These materials are used for external applications on the body and may or may not contact with skin. They are made from co-polymer of two amino acids. They are employed as covering, absorbent, protective and supports for injured or diseased part. They are different types of non-implantable material which is wound dressing, plaster etc. A number of wound-dressing types are available for a variety of medical and surgical applications. The functions of these materials are to provide protection against infection, absorb blood and exudate, promote healing, and, in some instances, apply medication to the wound. Common wound dressings are composite materials consisting oi an absorbent layer held between a wound-contact layer and a flexible base material. The absorbent pad absorbs blood or liquids and provides a cushioning effect to protect the wound. The wound contact layer should prevent adherence of the dressing to the wound and be easily removed without disturbing new tissue growth. The base materials are normally coated with an acrylic adhesive to provide the means by which the dressing is applied to the wound . Textile materials used for wound-dressing applications include gauze, lint, and wadding. Gauze is an open-weave, absorbent fabric, which, when coated with paraffin wax, is used for the treatment of burns and scalds. In surgical applications, gauze serves as an absorbent material when u.sed in pad forms (swabs); yarns containing barium sulphate are incorporated so that the swab is X-ray-detectable. Lint is a plainweave cotton fabric that is used as a protective dressing for first-aid and mild-burn applications. Wadding is a highly absorbent material, which is covered with a nonwoven fabric to prevent wound adhesion or fibre loss.
Bandages are designed to perform a wide variety of specific functions, depending upon the final medical requirement. They can be woven, knitted, or nonwoven and are either clastic or non-elastic. The most common application for bandages is to hold dressings in place over wounds. Such bandages include lightweight knitted or simple open-weave fabrics made from cotton or viscose, which are cut into strips and then scoured, bleached, and sterilised. Elasticated yarns are incorporated into the fabric structure to impart support and conforming characteristics. Knitted bandages can be produced in tubular form in varying diameters on either warp- or weft-knitting machines. Woven light-support bandages are used in the management of sprains or strains, and the elasticated properties are obtained by weaving cotton crepe yarns that have a high twist content. Similar properties can also be achieved by weaving two warps together, one beam being under a normal tension and the other under a high tension. When applied under sufficient tension, the stretch and recovery properties of the bandage provide support for the sprained limb . Some of non-implantable fiber which is used for medical purpose is mention in Table 2.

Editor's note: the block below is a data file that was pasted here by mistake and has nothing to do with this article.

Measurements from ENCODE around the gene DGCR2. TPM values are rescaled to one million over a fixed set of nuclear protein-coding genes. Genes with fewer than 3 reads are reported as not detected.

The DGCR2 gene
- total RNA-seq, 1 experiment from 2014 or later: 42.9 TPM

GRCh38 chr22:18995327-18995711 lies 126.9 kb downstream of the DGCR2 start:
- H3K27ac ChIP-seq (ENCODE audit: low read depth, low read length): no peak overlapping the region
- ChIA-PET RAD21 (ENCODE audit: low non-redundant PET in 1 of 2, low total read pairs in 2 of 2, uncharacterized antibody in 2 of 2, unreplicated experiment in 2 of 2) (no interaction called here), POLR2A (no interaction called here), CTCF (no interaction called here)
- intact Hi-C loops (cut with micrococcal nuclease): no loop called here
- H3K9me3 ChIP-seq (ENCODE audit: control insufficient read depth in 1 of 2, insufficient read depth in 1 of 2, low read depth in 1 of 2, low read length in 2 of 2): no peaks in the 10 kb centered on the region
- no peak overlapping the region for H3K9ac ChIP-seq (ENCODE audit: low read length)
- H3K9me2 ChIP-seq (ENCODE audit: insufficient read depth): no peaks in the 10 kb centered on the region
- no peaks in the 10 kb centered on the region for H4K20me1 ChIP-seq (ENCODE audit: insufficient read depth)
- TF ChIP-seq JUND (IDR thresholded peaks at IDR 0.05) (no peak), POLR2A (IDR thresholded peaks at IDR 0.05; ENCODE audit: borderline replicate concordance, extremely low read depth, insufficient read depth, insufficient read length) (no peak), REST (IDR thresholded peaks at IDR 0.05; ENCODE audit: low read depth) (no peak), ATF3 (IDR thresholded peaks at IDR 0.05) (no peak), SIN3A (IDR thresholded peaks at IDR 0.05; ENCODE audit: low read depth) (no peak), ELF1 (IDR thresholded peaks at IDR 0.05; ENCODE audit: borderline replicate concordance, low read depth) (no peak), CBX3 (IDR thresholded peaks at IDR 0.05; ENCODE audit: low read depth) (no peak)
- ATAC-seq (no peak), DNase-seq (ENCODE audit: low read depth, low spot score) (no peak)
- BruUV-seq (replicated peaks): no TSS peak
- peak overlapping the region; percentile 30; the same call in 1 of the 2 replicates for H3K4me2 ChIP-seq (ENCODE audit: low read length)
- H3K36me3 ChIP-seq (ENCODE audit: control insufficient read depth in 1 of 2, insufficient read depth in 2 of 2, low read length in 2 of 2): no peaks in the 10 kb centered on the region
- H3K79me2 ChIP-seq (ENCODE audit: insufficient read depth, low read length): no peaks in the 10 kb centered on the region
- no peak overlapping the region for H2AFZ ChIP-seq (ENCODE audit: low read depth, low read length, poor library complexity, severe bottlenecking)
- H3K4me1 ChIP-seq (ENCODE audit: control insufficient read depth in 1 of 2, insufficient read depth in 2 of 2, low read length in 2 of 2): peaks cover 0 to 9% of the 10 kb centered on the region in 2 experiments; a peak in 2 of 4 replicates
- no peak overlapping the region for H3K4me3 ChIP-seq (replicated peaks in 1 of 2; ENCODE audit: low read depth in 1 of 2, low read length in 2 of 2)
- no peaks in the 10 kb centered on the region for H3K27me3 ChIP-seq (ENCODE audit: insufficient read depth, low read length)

Extra corporal devices are mechanical organs that are used for blood purification and include the artificial kidney, the artificial liver and the mechanical lungs. Fibres which are used for extra implantable are mention in Table 3.
3.3.1. Artificial Kidney
Tiny instrument are about the size of a two - cell flashlight, made with hollow hair sized cellulose fibres or hollow polyester fibre slightly latest than capillary vessels Fabric which is used to remove waste products from patient's blood. The artificial kidney shown in Figure 4.
3.3.2. Artificial Liver
The artificial liver utilises hollow fibres or membranes similar to those used for the artificial kidney to perform their function. 10. The artificial liver is shown in Figure 5.
3.3.3. Artificial Lung
The micro porous membranes of the mechanical lung possess high permeability to gases but low permeability to liquids and functions in the same manner as the natural lung allowing oxygen to come into contact with the patient’s blood. 10,22. The artificial lung is shown in Figure 6.
3.3.4. Artificial Heart
An 8 - ounce plastic pump lined with dacom velour to reduce damage to blood and is a chambered apparatus about the size of a human heart. Silastic backing makes the fabric imperious to emerging gas that is not desirable in the blood. The artificial heart is shown I n Figure 8.
Fibres used in relation to health care and surgery may be classified depending on whether they are natural or synthetic, biodegradable or non-biodegradable. All fibres used, however, must be non-toxic, non-allergenic, non-carcinogenic and must be able to be sterilised without imparting any change in their physical or chemical characteristics [16, 17]. Traditionally, natural fibres such as cotton, silk and later viscose have been extensively used in all areas of medical and surgical care. One such area of application is on the wound, where moisture and liquid that exude from the wound are absorbed by the fibrous structure to promote healing in relatively dry conditions. However, upon healing, small fibrous elements protruding from the wound dressing are usually trapped in the pores of the newly formed tissues which make their removal distressing to the patients. Some of the hygiene products from fiber with application are mention in the Table 4.
Medical textiles are one of the most dynamically expanding sectors in the technical textile market. Growth rates are above average as a result of increases in consumption in developing countries in Asia and growth rates in the Western market. The prospects for medical textiles are rather better, especially for nonwoven materials and disposable medical textiles used in surgical rooms. Combination of textile and its application in medical sciences has been proof that the painful days of patients and surgeons converting into the comfortable days. The major requirements for biomedical polymers are-Non toxic, Nonallergenic response, mechanical properties, strength, elasticity, durability and biocompatibility.